Hotel de France

21 Boulevard Jamar, Brussels, 1060, Belgium
Hotel de France
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40%

Satisfaction Terrible
Excellent
3%
1
Very Good
10%
3
Average
27%
8
Poor
17%
5
Terrible
41%
12

N/A

Value Score No Data

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Good For Solo
  • Families0
  • Couples6
  • Solo26
  • Business16

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Forum Posts

Train from Brussels to Antwerp

by sometimer

Does anyone know if reservations are needed for the train from Brussels to Antwerp? I've tried to make them but only get forms written in Dutch. Is there a site that I can make reservations for English speaking folks?

Re: Train from Brussels to Antwerp

by leics

No, you do not need to make reservations beforehand (which is the case with the vast majority of European trains). Just buy your tickets at the station, either just before departure or the day before if you are worried. Ticket machines have English language options, or you can go to the ticket office.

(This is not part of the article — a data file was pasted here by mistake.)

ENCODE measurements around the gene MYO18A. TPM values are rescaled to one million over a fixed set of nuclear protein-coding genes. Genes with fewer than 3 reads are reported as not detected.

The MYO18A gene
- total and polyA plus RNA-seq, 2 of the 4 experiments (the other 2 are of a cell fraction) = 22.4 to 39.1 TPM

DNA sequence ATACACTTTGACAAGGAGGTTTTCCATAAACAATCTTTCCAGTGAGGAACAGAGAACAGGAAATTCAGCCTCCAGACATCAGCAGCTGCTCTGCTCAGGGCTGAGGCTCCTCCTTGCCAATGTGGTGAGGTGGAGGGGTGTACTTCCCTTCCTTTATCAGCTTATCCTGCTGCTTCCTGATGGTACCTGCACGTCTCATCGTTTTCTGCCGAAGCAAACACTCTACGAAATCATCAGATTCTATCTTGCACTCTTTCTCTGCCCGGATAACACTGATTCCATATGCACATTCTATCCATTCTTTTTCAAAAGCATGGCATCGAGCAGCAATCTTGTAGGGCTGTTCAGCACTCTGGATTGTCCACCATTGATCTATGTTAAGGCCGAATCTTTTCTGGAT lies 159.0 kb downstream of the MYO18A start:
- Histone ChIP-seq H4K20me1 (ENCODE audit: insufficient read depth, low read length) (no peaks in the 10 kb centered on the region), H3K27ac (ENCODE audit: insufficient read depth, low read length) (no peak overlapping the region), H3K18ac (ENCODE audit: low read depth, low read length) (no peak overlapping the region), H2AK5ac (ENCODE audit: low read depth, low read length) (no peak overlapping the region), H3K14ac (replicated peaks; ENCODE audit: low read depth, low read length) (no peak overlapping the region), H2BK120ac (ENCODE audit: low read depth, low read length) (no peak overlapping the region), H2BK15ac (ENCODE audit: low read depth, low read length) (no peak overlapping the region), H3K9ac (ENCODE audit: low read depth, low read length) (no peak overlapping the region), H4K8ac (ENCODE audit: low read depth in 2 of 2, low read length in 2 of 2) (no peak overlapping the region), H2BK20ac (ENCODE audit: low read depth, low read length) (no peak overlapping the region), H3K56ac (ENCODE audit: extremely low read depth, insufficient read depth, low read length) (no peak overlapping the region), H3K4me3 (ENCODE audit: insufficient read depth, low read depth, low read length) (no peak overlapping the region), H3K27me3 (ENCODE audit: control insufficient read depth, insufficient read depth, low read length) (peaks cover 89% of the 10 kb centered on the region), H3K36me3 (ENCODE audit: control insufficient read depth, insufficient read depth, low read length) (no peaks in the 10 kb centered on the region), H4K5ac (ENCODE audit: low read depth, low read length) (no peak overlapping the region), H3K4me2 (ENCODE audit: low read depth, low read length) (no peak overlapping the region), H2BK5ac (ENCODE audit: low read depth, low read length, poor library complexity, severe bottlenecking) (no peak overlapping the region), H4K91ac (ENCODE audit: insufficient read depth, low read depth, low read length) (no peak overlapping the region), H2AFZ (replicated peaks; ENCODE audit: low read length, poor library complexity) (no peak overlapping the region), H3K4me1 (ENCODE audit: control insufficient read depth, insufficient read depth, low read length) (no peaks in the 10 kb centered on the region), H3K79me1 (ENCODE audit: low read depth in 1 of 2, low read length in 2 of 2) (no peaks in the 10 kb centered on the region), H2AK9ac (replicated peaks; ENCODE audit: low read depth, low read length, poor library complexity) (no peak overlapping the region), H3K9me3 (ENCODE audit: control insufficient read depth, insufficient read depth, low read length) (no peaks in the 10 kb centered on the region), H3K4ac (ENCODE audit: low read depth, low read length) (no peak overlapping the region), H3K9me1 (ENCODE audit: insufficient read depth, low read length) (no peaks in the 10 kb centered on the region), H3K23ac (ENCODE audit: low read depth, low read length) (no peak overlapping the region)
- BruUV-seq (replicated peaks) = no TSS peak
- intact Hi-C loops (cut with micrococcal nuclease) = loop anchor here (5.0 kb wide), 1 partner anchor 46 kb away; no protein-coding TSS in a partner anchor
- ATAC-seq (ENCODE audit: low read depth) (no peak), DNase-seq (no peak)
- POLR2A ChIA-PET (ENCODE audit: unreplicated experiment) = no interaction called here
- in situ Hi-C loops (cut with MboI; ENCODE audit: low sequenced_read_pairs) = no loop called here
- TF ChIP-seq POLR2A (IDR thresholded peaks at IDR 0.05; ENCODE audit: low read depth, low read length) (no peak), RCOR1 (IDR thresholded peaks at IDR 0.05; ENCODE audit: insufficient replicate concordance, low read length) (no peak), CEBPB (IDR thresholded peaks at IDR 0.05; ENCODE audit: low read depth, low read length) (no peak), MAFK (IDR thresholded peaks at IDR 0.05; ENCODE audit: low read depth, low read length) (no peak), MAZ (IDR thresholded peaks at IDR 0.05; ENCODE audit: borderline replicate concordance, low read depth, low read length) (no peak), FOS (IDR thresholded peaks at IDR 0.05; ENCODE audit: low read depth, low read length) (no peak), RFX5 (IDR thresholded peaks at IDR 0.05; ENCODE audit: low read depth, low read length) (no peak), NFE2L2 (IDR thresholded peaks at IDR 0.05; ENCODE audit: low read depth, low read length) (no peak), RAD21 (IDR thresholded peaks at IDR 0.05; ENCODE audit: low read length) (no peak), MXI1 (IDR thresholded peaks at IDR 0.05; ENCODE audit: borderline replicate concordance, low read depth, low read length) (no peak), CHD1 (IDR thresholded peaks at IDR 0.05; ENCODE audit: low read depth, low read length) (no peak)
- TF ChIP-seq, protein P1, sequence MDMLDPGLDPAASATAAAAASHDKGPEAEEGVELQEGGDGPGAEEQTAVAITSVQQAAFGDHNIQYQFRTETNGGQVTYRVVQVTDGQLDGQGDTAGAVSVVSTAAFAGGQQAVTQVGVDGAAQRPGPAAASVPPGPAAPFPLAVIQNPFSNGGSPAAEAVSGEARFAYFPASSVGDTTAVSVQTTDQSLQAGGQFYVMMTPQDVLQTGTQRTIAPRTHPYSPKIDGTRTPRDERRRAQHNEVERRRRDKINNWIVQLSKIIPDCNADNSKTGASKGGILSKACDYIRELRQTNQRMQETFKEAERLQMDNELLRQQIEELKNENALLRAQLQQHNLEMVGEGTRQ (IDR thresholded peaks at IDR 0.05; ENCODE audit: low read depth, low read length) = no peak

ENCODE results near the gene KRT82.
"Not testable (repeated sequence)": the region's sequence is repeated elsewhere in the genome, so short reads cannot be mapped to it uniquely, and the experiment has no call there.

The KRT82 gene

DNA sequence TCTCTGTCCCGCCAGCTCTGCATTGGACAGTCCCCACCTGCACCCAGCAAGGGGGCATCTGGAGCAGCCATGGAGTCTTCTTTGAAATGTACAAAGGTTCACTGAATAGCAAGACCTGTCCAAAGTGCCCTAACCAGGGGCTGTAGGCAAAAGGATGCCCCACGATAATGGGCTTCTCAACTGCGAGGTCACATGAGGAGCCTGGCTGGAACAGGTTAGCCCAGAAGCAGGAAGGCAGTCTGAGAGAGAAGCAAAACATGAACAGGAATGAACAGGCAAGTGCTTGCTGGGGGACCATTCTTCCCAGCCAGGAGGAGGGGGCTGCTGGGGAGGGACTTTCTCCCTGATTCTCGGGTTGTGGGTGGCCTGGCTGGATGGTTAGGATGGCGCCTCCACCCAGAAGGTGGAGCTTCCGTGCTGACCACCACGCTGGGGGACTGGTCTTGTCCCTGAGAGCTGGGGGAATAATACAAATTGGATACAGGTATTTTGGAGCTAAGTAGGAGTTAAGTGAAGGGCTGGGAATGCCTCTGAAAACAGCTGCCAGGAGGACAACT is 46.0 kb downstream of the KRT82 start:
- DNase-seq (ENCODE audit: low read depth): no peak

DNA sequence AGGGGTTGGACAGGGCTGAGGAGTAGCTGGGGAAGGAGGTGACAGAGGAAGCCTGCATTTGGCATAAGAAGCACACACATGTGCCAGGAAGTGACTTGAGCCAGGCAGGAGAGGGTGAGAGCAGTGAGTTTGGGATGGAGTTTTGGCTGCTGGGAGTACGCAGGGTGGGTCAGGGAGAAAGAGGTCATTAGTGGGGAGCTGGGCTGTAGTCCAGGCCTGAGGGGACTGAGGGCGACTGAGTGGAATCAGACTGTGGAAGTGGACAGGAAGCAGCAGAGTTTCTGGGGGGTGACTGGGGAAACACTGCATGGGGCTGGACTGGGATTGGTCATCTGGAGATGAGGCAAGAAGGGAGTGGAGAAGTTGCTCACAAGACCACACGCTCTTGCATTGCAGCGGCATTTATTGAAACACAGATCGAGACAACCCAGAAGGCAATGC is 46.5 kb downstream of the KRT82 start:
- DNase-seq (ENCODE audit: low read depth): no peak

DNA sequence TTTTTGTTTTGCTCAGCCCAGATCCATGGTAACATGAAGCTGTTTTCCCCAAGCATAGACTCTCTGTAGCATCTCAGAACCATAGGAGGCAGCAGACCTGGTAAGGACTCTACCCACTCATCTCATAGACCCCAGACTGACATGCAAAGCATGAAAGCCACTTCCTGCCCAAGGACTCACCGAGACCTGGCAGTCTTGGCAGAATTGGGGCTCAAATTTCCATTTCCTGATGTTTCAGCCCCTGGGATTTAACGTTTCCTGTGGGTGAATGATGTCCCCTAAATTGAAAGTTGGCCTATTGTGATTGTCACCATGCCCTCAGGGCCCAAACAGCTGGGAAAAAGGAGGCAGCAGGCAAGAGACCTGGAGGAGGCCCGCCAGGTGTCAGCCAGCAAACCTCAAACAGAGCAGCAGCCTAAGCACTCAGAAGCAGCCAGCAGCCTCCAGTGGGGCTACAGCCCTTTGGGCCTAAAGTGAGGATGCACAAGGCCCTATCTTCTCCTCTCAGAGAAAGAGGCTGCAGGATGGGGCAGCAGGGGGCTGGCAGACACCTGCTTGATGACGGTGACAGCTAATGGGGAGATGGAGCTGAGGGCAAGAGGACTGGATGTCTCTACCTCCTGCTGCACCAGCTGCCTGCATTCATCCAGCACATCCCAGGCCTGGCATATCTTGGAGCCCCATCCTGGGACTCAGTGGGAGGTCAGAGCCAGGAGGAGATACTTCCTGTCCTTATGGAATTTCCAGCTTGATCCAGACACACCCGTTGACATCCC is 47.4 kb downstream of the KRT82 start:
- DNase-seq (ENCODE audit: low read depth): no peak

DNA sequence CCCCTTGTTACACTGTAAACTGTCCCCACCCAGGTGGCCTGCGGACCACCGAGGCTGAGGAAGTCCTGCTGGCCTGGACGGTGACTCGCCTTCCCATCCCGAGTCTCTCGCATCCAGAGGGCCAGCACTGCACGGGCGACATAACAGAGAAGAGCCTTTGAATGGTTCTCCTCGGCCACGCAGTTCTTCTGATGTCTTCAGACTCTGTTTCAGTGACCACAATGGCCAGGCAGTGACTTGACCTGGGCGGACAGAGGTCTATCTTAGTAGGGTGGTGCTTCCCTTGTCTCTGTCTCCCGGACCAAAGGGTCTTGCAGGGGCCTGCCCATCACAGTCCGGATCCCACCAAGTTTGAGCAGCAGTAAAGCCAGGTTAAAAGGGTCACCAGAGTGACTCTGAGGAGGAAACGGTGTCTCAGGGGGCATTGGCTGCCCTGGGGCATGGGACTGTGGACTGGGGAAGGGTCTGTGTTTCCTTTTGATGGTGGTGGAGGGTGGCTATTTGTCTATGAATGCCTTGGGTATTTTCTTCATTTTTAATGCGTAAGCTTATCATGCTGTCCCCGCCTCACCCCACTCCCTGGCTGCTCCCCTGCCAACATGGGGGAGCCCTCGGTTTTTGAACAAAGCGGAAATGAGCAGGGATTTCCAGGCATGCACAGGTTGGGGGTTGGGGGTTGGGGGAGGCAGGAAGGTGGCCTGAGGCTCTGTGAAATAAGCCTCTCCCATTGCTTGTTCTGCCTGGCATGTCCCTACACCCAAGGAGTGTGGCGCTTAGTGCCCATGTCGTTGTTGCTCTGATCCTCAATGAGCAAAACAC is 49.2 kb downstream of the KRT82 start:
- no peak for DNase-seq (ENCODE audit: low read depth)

You can find Belgian train times, details and fares in English here;

http://www.b-rail.be/main/E/

Journey time is just over an hour, trains are frequent, one-way fare is 6.60 euro.

Re: Train from Brussels to Antwerp

by K_V_B

You can't even make reservations for domestic Belgian trains. Don't worry. There are enough trains, and they function like a mass transit system. Just buy a ticket, and hop on the next train that goes your way.

Re: Train from Brussels to Antwerp

by ATLC

Exactly: no reservations needed. It's not common to make reservations in our densely railed countries.

Travel Tips for Brussels

Useful Information About Belgium

by dimilag

Time: GMT +1 (GMT +2 from March to October).

Electricity: 220 volts, 50Hz. European-style two-pin plugs can be used.

Language: The Flemish, in the north, speak Dutch, the Walloons in the south speak French and Brussels is bilingual, the majority of citizens speaking French. In the east there is a small German-speaking community. English is also spoken.